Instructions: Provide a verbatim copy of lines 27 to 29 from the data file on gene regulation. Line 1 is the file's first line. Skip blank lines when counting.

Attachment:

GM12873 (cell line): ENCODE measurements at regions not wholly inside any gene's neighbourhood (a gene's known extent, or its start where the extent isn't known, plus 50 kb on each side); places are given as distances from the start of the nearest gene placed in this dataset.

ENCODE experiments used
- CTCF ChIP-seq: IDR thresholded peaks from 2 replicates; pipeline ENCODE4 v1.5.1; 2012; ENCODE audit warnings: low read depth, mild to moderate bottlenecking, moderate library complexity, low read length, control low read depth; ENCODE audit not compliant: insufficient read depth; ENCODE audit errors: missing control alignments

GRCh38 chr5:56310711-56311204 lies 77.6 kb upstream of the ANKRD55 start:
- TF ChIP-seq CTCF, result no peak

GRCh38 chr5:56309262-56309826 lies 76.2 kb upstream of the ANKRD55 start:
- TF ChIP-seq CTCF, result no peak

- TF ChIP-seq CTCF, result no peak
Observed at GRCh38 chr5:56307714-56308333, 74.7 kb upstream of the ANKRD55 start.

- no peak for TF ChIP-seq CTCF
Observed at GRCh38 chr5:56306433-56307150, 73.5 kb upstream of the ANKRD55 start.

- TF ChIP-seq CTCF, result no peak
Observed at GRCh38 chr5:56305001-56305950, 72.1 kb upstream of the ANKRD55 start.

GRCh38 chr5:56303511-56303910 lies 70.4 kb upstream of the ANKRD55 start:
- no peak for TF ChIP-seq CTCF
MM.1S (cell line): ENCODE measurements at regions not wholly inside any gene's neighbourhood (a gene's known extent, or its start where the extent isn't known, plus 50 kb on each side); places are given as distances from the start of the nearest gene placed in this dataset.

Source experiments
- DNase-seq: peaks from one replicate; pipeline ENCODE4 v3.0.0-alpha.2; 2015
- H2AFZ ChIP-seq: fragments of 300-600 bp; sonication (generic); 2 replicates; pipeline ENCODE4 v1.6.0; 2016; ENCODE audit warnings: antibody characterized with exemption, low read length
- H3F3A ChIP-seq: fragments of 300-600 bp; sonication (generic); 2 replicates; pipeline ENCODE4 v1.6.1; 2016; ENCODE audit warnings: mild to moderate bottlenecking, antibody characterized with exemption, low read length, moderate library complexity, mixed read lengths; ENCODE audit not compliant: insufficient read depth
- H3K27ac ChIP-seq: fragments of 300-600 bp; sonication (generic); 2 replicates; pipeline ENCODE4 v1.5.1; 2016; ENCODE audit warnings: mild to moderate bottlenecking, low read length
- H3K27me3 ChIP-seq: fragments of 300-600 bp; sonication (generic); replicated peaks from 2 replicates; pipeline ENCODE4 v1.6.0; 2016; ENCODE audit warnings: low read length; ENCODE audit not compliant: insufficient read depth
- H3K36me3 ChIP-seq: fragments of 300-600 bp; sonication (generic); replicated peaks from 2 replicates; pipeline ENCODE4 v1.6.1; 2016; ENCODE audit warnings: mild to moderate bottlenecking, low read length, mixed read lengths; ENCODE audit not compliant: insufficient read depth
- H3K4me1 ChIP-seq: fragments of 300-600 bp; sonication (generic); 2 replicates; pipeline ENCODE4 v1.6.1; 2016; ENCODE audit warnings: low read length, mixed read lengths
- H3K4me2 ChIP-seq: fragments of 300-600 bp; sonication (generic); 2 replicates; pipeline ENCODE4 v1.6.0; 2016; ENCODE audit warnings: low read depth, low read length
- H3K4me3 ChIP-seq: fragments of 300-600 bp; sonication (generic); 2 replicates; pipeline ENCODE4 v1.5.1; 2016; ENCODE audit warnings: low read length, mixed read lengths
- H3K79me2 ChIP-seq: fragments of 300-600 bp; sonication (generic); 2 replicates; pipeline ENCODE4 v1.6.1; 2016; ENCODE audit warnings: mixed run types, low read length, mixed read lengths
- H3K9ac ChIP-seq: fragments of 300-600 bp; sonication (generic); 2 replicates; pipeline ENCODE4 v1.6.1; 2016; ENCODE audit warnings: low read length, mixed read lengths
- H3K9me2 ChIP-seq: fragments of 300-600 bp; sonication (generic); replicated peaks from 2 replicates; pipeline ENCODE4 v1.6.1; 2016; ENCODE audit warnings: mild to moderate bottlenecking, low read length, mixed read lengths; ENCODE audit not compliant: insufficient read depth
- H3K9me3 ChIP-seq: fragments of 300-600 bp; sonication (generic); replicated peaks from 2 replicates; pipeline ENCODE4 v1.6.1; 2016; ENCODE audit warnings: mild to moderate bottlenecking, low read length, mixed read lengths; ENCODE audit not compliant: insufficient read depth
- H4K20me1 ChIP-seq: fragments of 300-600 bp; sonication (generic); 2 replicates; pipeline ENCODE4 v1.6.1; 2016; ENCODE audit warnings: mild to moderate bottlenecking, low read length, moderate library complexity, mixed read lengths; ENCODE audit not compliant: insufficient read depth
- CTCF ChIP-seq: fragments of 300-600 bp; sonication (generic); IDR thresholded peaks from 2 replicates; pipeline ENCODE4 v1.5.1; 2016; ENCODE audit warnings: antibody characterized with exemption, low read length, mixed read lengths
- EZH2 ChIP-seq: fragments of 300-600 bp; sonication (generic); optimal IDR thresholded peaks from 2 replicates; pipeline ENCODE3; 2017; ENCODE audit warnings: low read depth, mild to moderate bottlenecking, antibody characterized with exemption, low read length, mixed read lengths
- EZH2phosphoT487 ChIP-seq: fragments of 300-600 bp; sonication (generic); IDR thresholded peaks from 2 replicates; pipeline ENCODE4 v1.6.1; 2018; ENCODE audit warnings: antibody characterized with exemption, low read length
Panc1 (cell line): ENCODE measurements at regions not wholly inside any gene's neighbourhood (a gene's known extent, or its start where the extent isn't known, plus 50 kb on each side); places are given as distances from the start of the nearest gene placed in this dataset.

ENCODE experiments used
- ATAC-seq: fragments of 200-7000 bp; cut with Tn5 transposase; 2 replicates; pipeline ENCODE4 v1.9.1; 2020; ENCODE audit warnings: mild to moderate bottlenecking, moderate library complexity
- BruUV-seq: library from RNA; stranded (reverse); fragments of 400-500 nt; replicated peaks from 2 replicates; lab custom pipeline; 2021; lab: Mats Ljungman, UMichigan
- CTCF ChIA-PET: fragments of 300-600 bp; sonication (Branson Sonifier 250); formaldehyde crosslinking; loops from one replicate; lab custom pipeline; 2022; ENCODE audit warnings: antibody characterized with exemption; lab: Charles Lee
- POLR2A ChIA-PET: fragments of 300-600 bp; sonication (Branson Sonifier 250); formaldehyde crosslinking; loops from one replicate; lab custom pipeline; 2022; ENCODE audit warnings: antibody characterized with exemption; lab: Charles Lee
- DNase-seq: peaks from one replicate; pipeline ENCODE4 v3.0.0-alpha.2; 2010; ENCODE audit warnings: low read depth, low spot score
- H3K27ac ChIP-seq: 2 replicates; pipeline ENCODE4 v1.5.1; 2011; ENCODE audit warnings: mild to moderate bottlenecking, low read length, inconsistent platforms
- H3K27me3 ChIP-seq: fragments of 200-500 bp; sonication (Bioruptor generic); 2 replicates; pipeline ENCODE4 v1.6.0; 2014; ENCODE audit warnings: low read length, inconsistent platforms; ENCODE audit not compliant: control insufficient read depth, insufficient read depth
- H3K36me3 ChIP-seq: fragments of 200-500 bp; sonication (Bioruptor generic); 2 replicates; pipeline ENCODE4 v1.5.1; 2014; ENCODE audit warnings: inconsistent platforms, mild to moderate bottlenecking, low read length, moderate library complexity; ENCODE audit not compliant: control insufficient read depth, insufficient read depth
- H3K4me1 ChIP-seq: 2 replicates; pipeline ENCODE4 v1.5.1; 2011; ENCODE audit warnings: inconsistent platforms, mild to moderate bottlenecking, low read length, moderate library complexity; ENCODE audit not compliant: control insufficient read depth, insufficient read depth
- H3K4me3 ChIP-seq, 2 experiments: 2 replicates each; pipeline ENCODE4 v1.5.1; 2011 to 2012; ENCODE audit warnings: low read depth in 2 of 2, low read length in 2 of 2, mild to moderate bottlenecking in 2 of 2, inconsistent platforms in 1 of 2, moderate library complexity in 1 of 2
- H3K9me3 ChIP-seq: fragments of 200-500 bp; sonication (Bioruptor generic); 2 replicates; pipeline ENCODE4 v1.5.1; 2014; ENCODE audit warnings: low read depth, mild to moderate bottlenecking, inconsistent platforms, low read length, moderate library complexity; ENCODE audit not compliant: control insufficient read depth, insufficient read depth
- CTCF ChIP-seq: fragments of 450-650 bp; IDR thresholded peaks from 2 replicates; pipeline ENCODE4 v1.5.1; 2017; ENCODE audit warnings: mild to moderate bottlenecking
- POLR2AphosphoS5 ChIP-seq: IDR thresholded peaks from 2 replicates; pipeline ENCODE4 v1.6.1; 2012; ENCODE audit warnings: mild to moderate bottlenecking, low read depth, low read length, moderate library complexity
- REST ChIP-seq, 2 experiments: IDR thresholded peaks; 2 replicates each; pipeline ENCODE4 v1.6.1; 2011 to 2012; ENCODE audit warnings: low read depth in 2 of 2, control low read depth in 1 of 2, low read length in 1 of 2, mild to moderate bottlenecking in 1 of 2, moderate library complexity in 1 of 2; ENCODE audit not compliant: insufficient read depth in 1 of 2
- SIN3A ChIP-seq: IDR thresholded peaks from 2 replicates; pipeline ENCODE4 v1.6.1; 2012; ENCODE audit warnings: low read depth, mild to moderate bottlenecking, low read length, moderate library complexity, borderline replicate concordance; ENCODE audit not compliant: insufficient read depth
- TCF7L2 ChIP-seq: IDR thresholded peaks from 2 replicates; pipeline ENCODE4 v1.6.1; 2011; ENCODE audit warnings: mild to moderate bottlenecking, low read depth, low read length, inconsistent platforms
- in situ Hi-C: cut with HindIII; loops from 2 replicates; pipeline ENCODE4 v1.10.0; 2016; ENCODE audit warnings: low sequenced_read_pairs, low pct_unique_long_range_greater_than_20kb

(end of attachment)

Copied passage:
- H3K79me2 ChIP-seq: fragments of 300-600 bp; sonication (generic); 2 replicates; pipeline ENCODE4 v1.6.1; 2016; ENCODE audit warnings: mixed run types, low read length, mixed read lengths
- H3K9ac ChIP-seq: fragments of 300-600 bp; sonication (generic); 2 replicates; pipeline ENCODE4 v1.6.1; 2016; ENCODE audit warnings: low read length, mixed read lengths
- H3K9me2 ChIP-seq: fragments of 300-600 bp; sonication (generic); replicated peaks from 2 replicates; pipeline ENCODE4 v1.6.1; 2016; ENCODE audit warnings: mild to moderate bottlenecking, low read length, mixed read lengths; ENCODE audit not compliant: insufficient read depth